Land Rights Action Talking Points

Onondaga Land Rights Action Talking Points

NOON Talking points:

-We support the call for healing, reconciliation and justice between our peoples and the land, as expressed in the first paragraph of the Onondaga Nation's Land Rights Action.

-Article IV of the U.S. Constitution says that "treaties are the supreme law of the land".

-We expect the U.S. Federal Government to honor the treaties they created with our Native neighbors, and for our legal system to provide a way for them to seek justice when they have been wronged.

About the Land Rights Action:

-The Onondaga Nation wants justice—New York State took their land illegally and needs to acknowledge this injustice and the Onondaga Nation's rights to the land.

-The Onondaga Nation does not seek evictions or casinos, as both concepts are violations of their traditional values.

-For the Onondaga people, the devastation of Onondaga Lake and pollution of other lands and waters, combined with the taking of most of their ancestral land and their confinement to a small “reservation,” has resulted in great hardship.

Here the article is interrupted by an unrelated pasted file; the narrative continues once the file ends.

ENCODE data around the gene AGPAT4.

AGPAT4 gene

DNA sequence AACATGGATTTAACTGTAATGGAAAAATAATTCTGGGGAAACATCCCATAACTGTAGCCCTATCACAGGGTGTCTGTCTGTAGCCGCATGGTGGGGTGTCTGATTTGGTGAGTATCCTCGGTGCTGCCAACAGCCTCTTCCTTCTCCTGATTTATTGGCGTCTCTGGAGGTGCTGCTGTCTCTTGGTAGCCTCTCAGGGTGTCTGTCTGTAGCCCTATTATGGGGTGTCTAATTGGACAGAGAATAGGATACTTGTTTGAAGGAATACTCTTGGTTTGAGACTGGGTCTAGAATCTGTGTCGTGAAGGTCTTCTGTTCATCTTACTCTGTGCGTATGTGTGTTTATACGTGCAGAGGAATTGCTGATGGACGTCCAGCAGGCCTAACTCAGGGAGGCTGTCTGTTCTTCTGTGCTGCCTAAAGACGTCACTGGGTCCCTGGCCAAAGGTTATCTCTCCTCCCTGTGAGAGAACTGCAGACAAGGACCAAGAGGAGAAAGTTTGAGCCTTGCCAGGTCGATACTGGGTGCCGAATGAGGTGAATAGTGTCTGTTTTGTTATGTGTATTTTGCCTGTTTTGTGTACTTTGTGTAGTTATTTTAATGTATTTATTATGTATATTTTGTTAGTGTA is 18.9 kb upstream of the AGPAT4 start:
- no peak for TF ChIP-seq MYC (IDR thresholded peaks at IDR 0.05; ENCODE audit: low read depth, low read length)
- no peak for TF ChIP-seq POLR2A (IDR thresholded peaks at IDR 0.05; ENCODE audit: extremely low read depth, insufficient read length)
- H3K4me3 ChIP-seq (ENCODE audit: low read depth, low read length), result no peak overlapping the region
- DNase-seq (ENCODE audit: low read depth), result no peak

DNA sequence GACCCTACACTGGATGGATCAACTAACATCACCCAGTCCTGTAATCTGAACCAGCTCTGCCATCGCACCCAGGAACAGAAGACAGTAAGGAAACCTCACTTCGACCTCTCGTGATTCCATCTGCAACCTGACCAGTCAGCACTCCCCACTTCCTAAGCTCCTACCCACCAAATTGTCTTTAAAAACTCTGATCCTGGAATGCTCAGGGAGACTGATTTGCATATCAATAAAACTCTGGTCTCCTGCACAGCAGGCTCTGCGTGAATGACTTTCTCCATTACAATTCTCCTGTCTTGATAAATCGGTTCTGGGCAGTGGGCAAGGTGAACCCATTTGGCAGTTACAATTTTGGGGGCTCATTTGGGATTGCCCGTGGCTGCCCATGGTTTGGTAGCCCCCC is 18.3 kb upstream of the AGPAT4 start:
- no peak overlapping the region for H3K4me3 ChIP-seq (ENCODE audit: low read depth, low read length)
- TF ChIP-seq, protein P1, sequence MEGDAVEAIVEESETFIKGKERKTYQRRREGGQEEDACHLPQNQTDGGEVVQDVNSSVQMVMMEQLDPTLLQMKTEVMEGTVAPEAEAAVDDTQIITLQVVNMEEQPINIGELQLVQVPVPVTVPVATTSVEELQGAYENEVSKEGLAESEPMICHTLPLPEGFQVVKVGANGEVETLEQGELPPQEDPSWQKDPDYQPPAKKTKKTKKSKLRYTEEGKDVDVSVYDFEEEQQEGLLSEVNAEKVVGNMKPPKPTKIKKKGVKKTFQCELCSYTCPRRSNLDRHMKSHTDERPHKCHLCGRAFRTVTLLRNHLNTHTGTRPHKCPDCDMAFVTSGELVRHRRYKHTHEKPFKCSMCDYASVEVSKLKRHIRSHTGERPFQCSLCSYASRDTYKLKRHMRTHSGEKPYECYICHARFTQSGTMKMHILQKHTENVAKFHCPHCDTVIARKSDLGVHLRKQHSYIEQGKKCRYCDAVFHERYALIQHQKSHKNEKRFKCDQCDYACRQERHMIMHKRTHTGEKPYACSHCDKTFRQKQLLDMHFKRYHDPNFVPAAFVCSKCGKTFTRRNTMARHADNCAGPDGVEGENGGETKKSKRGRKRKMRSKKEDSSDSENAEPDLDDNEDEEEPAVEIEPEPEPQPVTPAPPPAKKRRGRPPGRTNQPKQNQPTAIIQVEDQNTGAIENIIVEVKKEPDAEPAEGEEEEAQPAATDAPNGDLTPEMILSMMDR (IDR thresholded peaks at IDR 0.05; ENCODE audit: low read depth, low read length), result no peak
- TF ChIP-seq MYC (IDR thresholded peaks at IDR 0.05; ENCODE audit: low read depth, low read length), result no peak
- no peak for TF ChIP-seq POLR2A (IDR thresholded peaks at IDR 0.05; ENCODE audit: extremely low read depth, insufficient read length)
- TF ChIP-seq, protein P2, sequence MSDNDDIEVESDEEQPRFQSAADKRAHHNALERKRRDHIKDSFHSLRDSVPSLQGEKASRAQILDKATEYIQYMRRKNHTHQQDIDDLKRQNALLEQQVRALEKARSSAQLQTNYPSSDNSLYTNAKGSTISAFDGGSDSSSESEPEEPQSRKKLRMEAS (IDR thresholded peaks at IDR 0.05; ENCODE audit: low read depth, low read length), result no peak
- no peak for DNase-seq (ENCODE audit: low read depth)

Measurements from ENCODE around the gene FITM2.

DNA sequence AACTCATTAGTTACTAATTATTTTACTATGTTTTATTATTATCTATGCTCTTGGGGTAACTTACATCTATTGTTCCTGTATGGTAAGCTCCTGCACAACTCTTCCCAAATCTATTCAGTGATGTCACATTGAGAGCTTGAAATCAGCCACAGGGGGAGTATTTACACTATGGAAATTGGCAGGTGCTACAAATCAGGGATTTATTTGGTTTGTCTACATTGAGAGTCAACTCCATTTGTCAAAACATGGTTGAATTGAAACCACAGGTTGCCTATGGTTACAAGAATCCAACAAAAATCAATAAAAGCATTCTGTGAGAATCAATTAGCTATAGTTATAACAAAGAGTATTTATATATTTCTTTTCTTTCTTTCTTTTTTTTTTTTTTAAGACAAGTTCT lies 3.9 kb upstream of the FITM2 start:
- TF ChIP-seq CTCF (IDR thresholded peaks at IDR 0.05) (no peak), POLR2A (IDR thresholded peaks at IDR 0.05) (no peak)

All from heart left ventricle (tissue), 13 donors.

-This land rights case encompasses the traditional territory of the Onondaga people.

-Local polluters are named as defendants in this suit for their unrelenting damage to our land.

-The Onondaga Nation intends to use their rights to this land as a legal and moral force for the environment and the Earth—to clean up polluted areas and protect those areas not yet defiled for generations to come.

Background on Federal Treaties and State “Agreements”
- The 1784 Fort Stanwix Treaty between the Six Nations and the United States protected the Haudenosaunee (the Iroquois Confederacy) land—including the Onondaga Nation territory.

-The U.S. Constitution, adopted in 1789, grants exclusive jurisdiction over Indian affairs to Congress, removing the ability of states to acquire Indian land without federal approval.

-In July of 1790, President George Washington encouraged Congress to enact the first Trade and Intercourse Act, which specifically prohibited states from taking Native lands without federal involvement and approval.

-The Canandaigua Treaty of 1794 affirmed the lands of the Onondaga and other Haudenosaunee nations.

-New York State claims it acquired the Onondaga lands through a series of agreements in 1788-90, 1793, 1795, 1817, and 1822. These were in violation of federal laws and treaties.

-The Onondaga Nation did not approve the 1788-1790 Fort Schuyler agreement, nor any of the subsequent agreements that appropriated their land—New York State grabbed whomever was available to sign these documents, not the Nation’s leaders.